North Korea releases its own smartphone made by a Chinese manufacturer that promotes government propaganda sites and blocks access to the foreign internet
- The Pyongyang 2425, made in China, only runs apps that have been approved by the government
- It is unable to access foreign WiFi or information about the outside world
- Users can connect to & # 39; Mirae & # 39; WiFi of the state and connect to propaganda sites
- Experts say that devices were imported before North Korean software was installed
North Korea has released its own smartphone that only manages government approved apps and is unable to connect to foreign WiFi.
The Pyongyang 2425 device only has access to & # 39; Mirae & # 39; WiFi, an intranet network that is used by the state and with which only government-approved apps can be used.
Although the isolated nation has a famous, independent philosophy, The serial number of the gadget indicates that it was made in China.
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North Korea The Pyongyang 2425 device only has government approved apps and is unable to connect to foreign WiFi. The Kim regime has released a new smartphone that is unable to access information about the outside world
WHAT IS & # 39; MIRAE & # 39; WIFI?
Korean central television has recently broadcast a number of messages about a new wireless field service in Pyongyang.
The service is apparently based on WiFi, but unusually requires a SIM card for access.
It is called & # 39; Mirae & # 39 ;, what & # 39; future & # 39; means and is going on according to reports in the center of Pyongyang.
It is the first time that an outdoor WiFi service has been mentioned in North Korean media and is being implemented alongside two mobile networks operating in the country that offer wireless data service.
Just like a standard smartphone, the device is powered by an eight-core processor, can be charged wirelessly and has face recognition technology.
It is unable to connect to foreign WiFi and even blocks users from opening standard photos and ringtones that appear on the phone.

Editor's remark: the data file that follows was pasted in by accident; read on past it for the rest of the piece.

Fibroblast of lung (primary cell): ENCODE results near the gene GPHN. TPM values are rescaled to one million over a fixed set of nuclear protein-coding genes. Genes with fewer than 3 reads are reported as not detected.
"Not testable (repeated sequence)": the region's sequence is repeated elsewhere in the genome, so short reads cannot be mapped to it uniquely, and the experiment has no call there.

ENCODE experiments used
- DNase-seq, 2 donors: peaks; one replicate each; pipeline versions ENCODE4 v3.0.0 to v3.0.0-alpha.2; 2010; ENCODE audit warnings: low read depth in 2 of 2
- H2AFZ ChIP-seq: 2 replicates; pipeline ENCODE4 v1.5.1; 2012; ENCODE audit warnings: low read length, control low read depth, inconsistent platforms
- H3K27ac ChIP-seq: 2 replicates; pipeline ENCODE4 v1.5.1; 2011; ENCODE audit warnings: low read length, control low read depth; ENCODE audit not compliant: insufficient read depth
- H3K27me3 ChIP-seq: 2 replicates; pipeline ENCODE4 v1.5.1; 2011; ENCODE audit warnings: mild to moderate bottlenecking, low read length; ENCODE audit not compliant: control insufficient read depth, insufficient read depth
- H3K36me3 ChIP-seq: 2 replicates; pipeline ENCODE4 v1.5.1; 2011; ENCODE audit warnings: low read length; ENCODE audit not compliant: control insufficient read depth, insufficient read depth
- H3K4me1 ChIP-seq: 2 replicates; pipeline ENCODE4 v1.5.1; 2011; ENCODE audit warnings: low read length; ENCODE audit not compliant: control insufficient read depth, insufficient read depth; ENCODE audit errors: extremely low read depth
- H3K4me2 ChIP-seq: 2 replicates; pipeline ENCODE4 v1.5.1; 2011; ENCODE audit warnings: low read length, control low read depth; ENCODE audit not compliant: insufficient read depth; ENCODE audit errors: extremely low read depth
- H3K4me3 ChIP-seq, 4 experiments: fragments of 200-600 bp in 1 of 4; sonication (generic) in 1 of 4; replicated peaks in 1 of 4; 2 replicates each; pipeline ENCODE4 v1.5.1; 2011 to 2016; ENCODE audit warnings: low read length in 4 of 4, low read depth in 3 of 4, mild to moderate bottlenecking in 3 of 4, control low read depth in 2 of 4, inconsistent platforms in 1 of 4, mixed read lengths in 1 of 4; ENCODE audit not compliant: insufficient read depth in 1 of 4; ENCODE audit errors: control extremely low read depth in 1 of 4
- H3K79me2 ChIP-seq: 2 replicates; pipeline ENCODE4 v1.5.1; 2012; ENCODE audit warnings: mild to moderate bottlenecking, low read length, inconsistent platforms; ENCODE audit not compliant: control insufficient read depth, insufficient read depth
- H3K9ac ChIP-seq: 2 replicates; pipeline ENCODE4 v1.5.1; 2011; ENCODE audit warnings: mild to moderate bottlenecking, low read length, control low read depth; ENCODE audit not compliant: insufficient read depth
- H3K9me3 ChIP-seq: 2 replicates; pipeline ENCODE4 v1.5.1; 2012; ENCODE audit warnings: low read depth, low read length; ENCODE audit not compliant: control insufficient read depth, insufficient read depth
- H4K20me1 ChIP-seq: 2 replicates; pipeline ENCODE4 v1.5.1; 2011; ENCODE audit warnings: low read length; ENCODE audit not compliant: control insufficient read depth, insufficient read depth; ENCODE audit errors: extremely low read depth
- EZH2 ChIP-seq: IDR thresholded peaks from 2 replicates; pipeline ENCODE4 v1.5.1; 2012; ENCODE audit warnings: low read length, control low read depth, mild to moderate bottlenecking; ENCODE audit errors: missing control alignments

South Korean news service Daily Dutch Championship, has purchased one of the phones and discovered that it was made by a Chinese manufacturer by checking the serial number.
According to experts, the devices were probably imported as a finished product before North Korean software was installed.
& # 39; North Korea could have ordered the production of the phones with mutual understanding that they would replace the software & # 39 ;, an expert told Daily NK on condition of anonymity.
& # 39; Although changing the software can cause some functionality issues, regardless of the type of hardware being used, North Korea may have changed the phone's software after it was imported.
Like an ordinary smartphone, the device is powered by an eight-core processor, can be charged wirelessly and has face recognition technology. It is unable to connect to foreign WiFi and even blocks users from opening pre-installed photos on the phone
The South Korean news service Daily NK acquired one of the phones and discovered that it was made by a Chinese manufacturer by checking the serial number. According to experts, the devices were probably imported as a finished product before North Korean software was installed
Photos of the government-released gadget show that it has apps for learning Chinese and English and a government-approved encyclopedia and weather app.
The library app appears to give users access to state-approved reading material.
Due to the lack of internet in the country, North Koreans have previously been unable to download apps and have had to go to a store where technicians install them.
Although it is unclear whether that will change with the Pyongyang 2425.
North Korea has been making smartphones for five years, with three brands produced domestically for sale: Arirang, Pyongyang and Jindallae.
The number of users was 3.8 million in 2017, which corresponds to 15% of the population, according to the South Korean statistical office.
While smartphones make life easier for many North Koreans, the government in Pyongyang does not allow connections to the outside world.
The South Korean Ministry of Cooperation said the regime is concerned that people & # 39; unhealthy & # 39; obtain information that could threaten the Kim Jung Un dynasty.
Some residents who live near the Chinese border can access the internet through China's wireless network, based on reports from North Korean defectors.
But it is extremely risky for anyone caught to listen to & # 39; enemy & # 39; broadcasts or has access to information from outside the country faces five years of forced labor, according to the ministry of association.
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